Landmark judgments by Supreme Court of India that changed the course of India (Part 2)
Read the first part here: Landmark Judgments Of The Supreme Court That Changed The Course Of India (Part-1)
In part (2) of our series on landmarks judgments by the Supreme Court in history, we take a look at the 10 remaining judgements in our list.
1. Justice K. S. Puttaswamy v. Union of India-2012
Fundamental right to privacy is guaranteed under the Constitution of India.
In 2012, Justice K S Puttaswamy, a retired judge of the High Court, filed a writ petition in the Supreme Court challenging the constitutional validity of the Aadhaar scheme introduced by the UPA Government. In a historic decision delivered on 24th August 2017, the Bench unanimously recognised a fundamental right to privacy of every individual guaranteed by the Constitution, within Article 21 in particular and Part III on the whole.
2. Independent Thought Vs Union of India- September 2017
The age of consent for sexual intercourse within marriages to 18.
Prior to the ruling, sexual acts by a husband on his wife, where the wife was above 15 years of age, did not constitute rape for the purpose of criminal law. The petitioner a registered society working for child rights, filed a petition under Art 32 in public interest with a view to draw attention to the violation of the rights of girl children married between the ages of 15 and 18 years. Sec 375 of IPC prescribes the age of consent for sexual intercourse as 18 years thereby any person having sexual intercourse below 18 years of age would be statutorily guilty of rape even if with the consent of the girl.
3. Nirbhaya case shook the nation – March 2014
Judiciary spurred into action and laws were strengthened for sex offenders.
Four out of the five accused in the horrific gang-rape case of Nirbhaya were convicted and given the death sentence. The case also resulted in the introduction of the Criminal Law (Amendment) Act, 2013 which provides for the amendment of the definition of rape under Indian Penal Code, 1860; Code of Criminal Procedures, 1973; the Indian Evidence Act, 1872 and the Protection of Children from Sexual Offences Act, 2012
4. Triple Talaq
banned a controversial Islamic practise of instant divorce as arbitrary and unconstitutional
The Supreme Court on August 22, 2017, gave a landmark verdict for gender justice that will stop Muslim men calling off a marriage on a whim. The top court said Triple Talaq violates the fundamental rights of Muslim women as it irrevocably ends marriage without any chance of reconciliation.
5. Section 377 case (Naz Foundation v Govt of NCT of Delhi) – July 2009
Cause for rejoicing for homosexuals.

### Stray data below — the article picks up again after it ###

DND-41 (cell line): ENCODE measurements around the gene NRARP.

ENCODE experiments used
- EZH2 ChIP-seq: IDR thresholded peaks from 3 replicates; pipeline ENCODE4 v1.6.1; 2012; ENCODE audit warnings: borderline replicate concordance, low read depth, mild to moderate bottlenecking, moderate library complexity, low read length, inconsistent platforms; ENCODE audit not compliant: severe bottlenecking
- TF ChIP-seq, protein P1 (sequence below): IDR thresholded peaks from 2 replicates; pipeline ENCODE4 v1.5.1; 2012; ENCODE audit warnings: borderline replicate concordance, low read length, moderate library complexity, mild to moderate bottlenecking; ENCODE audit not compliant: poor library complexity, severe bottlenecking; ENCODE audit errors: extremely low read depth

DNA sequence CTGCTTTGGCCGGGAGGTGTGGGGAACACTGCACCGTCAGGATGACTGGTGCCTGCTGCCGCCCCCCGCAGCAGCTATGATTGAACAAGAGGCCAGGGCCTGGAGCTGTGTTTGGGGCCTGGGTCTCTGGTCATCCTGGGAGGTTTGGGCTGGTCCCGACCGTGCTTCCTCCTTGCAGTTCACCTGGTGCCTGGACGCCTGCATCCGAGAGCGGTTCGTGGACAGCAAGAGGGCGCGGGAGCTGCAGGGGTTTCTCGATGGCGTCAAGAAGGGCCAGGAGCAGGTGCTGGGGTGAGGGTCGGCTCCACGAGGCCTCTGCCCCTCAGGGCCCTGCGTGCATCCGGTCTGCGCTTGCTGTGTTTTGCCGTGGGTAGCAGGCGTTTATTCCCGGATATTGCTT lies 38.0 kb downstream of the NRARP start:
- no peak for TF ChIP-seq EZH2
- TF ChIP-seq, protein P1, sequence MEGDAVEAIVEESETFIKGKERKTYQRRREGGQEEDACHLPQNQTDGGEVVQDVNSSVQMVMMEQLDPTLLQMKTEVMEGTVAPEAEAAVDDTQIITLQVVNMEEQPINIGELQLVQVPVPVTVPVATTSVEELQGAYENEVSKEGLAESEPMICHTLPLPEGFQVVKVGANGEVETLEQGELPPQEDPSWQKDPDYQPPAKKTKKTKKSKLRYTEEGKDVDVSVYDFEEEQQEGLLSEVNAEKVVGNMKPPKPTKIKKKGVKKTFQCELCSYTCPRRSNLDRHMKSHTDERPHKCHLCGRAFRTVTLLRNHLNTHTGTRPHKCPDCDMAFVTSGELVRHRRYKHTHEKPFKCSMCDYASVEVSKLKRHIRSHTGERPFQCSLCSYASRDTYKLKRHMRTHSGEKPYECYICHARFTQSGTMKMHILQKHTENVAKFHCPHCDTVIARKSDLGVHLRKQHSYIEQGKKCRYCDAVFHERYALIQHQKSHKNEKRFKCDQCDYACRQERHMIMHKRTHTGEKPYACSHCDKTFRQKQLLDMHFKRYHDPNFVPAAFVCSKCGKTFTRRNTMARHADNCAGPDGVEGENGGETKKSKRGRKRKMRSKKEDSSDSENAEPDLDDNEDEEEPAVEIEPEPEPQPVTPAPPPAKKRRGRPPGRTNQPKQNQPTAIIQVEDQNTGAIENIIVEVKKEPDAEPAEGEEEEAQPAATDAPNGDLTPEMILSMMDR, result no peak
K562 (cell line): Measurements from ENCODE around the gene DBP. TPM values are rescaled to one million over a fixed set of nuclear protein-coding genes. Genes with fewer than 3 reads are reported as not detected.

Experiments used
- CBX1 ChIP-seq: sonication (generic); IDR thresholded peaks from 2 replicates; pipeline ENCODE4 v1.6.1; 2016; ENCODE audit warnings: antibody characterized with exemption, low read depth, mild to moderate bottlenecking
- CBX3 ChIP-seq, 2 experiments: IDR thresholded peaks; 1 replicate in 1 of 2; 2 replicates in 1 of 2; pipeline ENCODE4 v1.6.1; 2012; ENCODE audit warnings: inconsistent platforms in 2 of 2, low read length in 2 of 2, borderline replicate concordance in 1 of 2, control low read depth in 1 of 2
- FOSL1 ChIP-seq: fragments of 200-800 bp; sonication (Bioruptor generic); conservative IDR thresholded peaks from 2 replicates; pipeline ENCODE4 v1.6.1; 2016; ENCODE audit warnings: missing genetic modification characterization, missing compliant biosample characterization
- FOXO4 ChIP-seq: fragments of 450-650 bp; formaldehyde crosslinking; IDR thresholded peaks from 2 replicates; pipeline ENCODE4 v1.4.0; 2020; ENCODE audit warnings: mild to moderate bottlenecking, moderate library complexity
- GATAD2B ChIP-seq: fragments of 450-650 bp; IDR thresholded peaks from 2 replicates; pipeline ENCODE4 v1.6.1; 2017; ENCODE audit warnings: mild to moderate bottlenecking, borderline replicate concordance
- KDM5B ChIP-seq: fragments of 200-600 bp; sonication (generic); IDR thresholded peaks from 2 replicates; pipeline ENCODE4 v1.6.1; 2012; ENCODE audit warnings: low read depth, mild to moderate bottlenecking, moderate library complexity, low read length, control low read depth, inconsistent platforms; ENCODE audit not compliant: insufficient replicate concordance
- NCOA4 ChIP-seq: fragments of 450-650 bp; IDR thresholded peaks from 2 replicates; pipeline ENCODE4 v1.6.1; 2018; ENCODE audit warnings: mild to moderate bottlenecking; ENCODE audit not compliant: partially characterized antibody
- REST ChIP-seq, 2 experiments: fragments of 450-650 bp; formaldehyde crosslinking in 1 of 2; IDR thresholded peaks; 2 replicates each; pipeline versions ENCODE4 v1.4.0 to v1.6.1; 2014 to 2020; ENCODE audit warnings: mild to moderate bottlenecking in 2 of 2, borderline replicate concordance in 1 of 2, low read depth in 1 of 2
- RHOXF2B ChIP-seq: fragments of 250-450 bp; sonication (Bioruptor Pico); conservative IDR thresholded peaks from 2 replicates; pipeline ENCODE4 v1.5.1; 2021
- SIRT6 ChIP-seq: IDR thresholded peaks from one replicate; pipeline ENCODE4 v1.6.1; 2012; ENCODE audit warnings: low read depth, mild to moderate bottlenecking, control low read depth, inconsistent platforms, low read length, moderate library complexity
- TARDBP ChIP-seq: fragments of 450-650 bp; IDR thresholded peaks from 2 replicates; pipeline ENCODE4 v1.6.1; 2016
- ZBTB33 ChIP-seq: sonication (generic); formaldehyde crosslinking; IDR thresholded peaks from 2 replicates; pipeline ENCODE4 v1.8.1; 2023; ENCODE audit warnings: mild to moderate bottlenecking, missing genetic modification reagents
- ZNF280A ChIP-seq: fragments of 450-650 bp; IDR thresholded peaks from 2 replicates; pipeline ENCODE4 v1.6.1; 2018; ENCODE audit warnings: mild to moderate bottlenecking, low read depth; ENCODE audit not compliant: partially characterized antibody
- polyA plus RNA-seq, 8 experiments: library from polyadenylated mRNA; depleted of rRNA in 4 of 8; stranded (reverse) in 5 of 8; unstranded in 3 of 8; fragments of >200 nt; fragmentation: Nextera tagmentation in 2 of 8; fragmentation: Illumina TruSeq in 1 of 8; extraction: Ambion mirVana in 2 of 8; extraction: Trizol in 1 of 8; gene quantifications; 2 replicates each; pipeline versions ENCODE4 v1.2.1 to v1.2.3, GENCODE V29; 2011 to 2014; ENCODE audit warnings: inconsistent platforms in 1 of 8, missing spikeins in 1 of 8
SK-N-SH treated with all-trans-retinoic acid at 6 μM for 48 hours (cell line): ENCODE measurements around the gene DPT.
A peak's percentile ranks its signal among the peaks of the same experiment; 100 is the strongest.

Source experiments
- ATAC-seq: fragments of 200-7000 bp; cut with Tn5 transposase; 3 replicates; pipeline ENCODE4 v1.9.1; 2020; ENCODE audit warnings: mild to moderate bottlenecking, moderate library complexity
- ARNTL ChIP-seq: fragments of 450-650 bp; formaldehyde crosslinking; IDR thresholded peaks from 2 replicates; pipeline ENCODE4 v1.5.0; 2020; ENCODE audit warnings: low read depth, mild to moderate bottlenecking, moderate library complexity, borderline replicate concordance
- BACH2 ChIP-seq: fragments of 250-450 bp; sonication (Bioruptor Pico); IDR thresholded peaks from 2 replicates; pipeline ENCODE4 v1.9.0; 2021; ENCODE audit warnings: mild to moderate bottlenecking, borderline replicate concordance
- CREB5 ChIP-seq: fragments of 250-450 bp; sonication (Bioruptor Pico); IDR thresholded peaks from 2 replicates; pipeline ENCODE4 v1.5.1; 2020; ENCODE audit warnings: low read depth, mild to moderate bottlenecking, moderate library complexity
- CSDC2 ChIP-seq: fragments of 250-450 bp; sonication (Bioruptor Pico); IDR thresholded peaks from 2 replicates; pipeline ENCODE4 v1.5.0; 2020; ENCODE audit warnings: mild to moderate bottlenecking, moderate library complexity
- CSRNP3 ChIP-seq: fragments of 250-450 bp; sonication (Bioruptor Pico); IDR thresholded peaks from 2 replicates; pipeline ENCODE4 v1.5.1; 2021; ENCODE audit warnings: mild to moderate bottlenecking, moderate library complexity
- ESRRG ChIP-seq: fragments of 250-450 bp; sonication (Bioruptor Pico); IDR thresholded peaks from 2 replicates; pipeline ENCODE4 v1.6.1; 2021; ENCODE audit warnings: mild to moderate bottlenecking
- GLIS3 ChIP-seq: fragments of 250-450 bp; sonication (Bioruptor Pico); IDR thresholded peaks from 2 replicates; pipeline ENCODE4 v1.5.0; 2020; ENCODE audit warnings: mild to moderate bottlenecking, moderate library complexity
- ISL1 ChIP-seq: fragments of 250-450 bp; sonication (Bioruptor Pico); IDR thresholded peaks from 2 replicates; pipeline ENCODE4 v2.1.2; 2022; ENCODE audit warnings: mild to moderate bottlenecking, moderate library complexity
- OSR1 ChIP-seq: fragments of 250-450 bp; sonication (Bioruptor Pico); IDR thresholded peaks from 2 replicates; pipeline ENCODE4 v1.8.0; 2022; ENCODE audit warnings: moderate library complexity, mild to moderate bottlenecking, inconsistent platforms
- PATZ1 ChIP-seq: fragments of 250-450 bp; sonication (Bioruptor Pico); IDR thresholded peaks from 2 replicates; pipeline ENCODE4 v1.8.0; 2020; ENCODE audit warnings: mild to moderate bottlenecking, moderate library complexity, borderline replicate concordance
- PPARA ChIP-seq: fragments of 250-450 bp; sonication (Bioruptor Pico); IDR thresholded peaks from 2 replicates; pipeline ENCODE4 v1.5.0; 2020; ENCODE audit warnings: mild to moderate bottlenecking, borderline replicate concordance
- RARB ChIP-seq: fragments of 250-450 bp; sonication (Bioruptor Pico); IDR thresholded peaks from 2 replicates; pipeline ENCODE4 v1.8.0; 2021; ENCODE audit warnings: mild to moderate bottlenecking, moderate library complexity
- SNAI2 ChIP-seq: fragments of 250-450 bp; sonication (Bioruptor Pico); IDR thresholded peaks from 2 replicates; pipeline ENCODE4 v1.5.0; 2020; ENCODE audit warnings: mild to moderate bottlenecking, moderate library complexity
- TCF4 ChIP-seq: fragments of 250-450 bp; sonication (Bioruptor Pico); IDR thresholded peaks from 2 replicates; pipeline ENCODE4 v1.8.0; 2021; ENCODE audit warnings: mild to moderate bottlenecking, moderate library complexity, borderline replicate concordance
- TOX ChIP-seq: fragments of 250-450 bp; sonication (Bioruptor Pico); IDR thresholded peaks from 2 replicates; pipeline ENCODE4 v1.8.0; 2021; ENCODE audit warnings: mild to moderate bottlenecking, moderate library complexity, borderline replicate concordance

In 2009 the Supreme Court declaredSection 377 of the Indian Penal Code, 1860 as unconstitutional. The said section earlier criminalised sexual activities “against the order of nature” which included homosexual acts. This judgment however, was overturned by the Supreme in December 2013.
6. Child sexual assault not to be taken lightly – 2011
Punishment not enough for child abusers.
The Supreme Court restored the conviction and sentence of six-year rigorous imprisonment imposed on two British nationals who were acquitted by the Bombay High Court in a paedophilia case. The Bench directed the accused to serve the remaining period of sentence. In a landmark judgment the Supreme Court observed “Children are the greatest gift to humanity. The sexual abuse of children is one of the most heinous crimes”.
7. Section 66A revised (Shreya Singhal v Union of India) – March 2015
Cracking down on “offensive” online content not easy.
Controversial section 66A of the Information Technology Act which allowed arrests for objectionable content posted on the internet was struck down as unconstitutional by the Supreme Court in March 2015.
8. NOTA Judgment – 2013
The right to reject candidates formalised.
In 2013, the Supreme Court introduced negative voting as an option for the country’s electorate. According to this judgment, an individual would have the option of not voting for any candidate (None-Of-The-Above) if they don’t find any of the candidates worthy.
9. Wrangle over Supreme Court judge appointments (Supreme Court Advocates-on-Record – Association and another versus Union of India) – 1993
Based on the independence of the judiciary as part of the basic structure of the Constitution. This case is famously known as ‘Second Judges Case’.
The National Judicial Appointments Commission Act and Constitutional amendment Act passed in 2014 aimed at replacing the collegium system of appointing Supreme Court judges. The act was struck down as unconstitutionally the Supreme Court in October 2015
10. Olga Tellis v. Bombay Municipal Corporation, 1985
Right to livelihood is a right to life as per Article 21
This case came before the Supreme Court as a writ petition. 5 judge-bench gave decision allowing petitioners who live on pavements and in slums in the city of Bombay to stay on the pavement. The court also held that right to livelihood is a right to life as per Article 21. Though the slum resident agreed not to challenge the decision of Municipal Corporation. Court held that one’s fundamental right cannot be waived